Date: Thursday, October 15, 2015 - 03:56
Urban planners are turning to rooftop solar in India to meet the country's ambitious renewables targets. Bharat Lal Seth looks at what this decentralized option means for a country that's relied on big hydro for many decades.
Date: Wednesday, October 14, 2015 - 04:33
An interview with Soumya Dutta of the Beyond Copenhagen collective. We talk with him about India's electricity growth trajectory and the future of renewables.
Date: Sunday, August 23, 2015 - 23:16
People living in villages downstream from the Mapithel Dam in Northeast India have suffered many sleepless nights this past month. The unfinished dam has been reportedly leaking since Manipur’s Irrigation and Flood Control Department hastily began impeding the Thoubal River and filling the reservoir in January.
Date: Friday, August 7, 2015 - 04:26
The Mapithel valley in northeast India is changing drastically right now, as waters rise behind the Mapithel Dam. Jitin Yumnam explores what it's like to be flooded out of your home.
Date: Tuesday, July 28, 2015 - 05:10
Himachal Pradesh, a North Indian Himalayan state, is on an uninterrupted quest to develop run-of-river hydropower projects. The projects are planned for five major river basins, with a cumulative target of close to 27,000 megawatt (MW). Perhaps the most heavily affected of these rivers is the Chenab, which comes into being at the confluence of the Chandra and Bhaga rivers in the Lahaul Valley.
Date: Wednesday, July 1, 2015 - 05:14
In January this year, the Thoubal River was impeded by the Mapithel Dam. In the pipeline since the 1980s, the commissioning of the dam meant that the backwater reservoir slowly began to rise, fill and spread, even though resettlement had not been completed. A despicable act by the Manipur government to forcefully commission the Thoubal Multipurpose Project. By June, due to the rains in the northeastern Indian state, the dam reservoir began to rise rapidly and submerged an extensive area of Chadong village, where many project-affected people reside. The reservoir began to submerge their agricultural land, grazing grounds and forest.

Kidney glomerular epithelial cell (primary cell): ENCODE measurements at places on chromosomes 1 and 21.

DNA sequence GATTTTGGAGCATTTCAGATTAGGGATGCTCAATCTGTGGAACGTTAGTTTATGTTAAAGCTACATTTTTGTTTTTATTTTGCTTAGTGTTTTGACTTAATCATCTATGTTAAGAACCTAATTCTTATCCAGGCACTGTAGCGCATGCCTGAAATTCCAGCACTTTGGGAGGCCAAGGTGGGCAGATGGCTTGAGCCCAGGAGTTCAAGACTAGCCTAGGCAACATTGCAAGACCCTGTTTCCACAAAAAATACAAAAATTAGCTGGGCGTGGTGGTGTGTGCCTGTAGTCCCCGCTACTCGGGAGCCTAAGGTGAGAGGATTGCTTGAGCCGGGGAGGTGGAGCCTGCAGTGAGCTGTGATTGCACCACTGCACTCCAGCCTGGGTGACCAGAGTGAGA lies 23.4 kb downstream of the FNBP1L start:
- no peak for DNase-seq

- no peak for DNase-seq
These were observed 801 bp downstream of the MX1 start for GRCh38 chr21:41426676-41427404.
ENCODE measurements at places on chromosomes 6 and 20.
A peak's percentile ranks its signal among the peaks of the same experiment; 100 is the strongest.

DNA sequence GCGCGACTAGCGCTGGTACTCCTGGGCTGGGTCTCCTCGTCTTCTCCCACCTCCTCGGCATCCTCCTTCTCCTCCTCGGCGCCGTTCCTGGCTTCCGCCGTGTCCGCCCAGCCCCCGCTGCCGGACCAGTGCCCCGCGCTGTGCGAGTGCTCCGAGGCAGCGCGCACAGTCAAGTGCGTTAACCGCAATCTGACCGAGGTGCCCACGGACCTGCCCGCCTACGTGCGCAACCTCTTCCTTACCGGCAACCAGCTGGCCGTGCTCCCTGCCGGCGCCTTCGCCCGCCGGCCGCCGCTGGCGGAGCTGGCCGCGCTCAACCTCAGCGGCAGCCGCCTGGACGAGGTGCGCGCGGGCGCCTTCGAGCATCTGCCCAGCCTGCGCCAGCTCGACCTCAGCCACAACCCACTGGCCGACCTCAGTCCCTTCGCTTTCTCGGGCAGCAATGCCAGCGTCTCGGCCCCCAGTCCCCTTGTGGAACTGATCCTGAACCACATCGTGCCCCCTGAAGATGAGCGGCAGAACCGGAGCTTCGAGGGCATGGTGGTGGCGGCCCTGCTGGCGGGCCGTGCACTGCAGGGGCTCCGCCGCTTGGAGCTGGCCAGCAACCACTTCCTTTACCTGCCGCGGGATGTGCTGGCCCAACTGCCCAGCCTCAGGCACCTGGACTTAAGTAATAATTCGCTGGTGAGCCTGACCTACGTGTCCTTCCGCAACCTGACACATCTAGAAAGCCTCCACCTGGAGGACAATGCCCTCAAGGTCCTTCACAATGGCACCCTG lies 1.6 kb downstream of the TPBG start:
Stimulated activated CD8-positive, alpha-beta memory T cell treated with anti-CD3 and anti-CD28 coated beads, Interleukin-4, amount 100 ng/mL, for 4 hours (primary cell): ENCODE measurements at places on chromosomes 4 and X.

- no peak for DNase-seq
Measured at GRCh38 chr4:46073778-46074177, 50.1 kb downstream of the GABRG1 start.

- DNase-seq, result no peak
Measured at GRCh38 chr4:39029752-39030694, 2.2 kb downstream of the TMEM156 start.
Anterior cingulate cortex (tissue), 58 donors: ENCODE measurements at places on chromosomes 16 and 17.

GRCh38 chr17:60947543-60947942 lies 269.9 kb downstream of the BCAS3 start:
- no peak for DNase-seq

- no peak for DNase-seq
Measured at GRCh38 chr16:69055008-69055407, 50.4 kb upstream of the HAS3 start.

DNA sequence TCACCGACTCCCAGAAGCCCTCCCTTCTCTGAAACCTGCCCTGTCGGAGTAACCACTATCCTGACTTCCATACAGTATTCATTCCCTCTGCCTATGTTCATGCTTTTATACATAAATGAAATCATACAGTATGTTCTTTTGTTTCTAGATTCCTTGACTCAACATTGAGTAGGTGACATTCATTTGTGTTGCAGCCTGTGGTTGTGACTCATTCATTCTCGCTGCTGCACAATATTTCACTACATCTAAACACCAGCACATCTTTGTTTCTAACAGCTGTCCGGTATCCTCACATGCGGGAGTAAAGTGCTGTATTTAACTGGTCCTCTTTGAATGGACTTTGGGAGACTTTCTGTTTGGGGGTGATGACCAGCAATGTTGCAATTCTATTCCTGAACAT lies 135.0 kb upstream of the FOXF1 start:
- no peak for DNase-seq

Date: Tuesday, June 30, 2015 - 00:29
This is a guest blog by Ratan Bhandari, a Kathmandu-based water resource activist.Last month, the residents of Basari village in Nepal informed officials about a nearby landslide that damaged five houses. Rising to the call of duty, at half past seven in the morning the District Administration and Police Officers arrived and took stock of the situation.
Date: Thursday, June 25, 2015 - 04:19
The Sardar Sarovar Dam on the River Narmada – perhaps the most controversial dam project in the world – continues to create conflicts between the Indian government, the courts, and the hundreds of thousands of people affected by the dam. Last month, a six-member team comprising officials from two national political parties and independent experts conducted a fact-finding tour to understand the ground realities concerning the project.
Date: Friday, June 5, 2015 - 07:43